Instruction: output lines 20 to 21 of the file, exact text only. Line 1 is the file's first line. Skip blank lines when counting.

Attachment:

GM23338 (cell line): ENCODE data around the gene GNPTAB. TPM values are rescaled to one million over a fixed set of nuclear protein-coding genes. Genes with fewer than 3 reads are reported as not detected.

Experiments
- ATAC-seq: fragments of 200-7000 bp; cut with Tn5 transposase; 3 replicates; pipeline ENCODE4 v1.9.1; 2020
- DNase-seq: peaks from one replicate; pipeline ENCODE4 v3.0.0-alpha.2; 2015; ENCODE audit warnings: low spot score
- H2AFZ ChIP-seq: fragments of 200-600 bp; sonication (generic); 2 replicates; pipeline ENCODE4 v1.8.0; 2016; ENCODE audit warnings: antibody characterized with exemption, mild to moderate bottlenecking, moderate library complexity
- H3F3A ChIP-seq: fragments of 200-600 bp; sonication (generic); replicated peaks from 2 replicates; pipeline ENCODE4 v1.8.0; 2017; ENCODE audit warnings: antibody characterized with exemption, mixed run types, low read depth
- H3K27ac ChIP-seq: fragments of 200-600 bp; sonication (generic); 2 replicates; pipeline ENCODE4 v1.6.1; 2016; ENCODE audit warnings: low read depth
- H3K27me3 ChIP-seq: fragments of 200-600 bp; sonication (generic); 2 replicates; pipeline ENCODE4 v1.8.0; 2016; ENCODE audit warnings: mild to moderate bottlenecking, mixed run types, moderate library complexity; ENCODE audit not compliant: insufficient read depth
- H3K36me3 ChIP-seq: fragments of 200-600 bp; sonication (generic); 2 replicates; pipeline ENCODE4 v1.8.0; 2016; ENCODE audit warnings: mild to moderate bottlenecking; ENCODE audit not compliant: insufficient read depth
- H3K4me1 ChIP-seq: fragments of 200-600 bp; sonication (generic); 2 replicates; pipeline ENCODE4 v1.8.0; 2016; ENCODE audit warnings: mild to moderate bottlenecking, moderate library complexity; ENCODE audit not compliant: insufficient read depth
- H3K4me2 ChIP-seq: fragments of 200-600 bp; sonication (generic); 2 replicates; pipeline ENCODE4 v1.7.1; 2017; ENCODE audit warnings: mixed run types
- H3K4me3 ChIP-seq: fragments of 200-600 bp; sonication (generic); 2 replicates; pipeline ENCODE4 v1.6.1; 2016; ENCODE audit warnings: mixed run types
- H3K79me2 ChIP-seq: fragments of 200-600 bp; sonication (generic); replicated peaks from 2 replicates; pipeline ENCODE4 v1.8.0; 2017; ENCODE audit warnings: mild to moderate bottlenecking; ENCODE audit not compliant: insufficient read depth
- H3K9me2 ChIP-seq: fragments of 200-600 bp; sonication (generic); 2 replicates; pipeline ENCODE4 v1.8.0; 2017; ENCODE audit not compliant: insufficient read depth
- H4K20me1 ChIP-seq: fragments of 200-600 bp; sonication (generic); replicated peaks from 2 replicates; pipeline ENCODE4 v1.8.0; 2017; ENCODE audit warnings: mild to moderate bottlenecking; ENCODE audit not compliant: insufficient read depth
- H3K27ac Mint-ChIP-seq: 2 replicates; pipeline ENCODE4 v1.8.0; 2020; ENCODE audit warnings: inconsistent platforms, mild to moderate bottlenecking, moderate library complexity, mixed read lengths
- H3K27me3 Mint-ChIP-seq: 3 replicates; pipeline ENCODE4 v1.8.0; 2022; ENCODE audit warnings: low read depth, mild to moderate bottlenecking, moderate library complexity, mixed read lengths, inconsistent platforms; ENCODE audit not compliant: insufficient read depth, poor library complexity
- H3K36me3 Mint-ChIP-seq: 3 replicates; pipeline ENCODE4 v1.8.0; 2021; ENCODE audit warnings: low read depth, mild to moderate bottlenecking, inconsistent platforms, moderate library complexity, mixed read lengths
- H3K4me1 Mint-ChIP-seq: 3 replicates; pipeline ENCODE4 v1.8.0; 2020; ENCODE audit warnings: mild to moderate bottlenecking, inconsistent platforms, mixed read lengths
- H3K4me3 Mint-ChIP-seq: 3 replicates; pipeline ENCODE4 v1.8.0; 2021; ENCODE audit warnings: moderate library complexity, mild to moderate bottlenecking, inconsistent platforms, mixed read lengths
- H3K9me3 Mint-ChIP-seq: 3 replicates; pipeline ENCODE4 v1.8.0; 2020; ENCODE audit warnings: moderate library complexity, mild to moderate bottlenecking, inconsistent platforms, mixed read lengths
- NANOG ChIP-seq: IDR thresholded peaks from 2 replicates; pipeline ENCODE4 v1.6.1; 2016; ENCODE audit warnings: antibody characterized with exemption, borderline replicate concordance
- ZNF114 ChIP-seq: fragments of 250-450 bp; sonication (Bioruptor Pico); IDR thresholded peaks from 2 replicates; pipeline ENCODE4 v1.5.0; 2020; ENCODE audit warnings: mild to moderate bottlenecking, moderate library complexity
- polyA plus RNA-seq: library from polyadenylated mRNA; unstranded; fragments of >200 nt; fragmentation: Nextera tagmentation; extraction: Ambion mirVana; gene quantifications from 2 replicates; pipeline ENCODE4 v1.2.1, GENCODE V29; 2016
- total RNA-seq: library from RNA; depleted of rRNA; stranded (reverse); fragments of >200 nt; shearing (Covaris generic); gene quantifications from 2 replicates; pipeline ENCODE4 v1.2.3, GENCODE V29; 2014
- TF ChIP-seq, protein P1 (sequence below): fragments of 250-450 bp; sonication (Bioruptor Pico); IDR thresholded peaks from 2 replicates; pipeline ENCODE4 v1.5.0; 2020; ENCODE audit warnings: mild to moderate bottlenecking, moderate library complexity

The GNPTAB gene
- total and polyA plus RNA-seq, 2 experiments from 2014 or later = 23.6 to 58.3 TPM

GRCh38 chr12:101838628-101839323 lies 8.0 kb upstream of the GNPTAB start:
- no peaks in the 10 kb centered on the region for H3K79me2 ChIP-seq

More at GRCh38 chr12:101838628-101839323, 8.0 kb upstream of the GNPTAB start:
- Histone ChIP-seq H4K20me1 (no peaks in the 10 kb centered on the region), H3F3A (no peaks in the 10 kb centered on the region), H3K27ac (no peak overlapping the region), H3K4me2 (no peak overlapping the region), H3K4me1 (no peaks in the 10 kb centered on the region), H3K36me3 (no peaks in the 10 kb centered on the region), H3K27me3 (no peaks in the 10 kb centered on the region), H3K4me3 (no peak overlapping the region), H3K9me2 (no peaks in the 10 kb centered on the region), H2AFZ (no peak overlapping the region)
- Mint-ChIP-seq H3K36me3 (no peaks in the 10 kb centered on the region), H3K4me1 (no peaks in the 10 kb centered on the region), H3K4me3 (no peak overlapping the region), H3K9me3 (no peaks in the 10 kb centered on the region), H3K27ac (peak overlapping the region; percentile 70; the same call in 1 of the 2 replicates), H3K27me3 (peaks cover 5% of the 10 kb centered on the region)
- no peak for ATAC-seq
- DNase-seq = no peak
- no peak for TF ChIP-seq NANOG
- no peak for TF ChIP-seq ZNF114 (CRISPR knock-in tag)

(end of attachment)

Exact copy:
- H3K4me3 Mint-ChIP-seq: 3 replicates; pipeline ENCODE4 v1.8.0; 2021; ENCODE audit warnings: moderate library complexity, mild to moderate bottlenecking, inconsistent platforms, mixed read lengths
- H3K9me3 Mint-ChIP-seq: 3 replicates; pipeline ENCODE4 v1.8.0; 2020; ENCODE audit warnings: moderate library complexity, mild to moderate bottlenecking, inconsistent platforms, mixed read lengths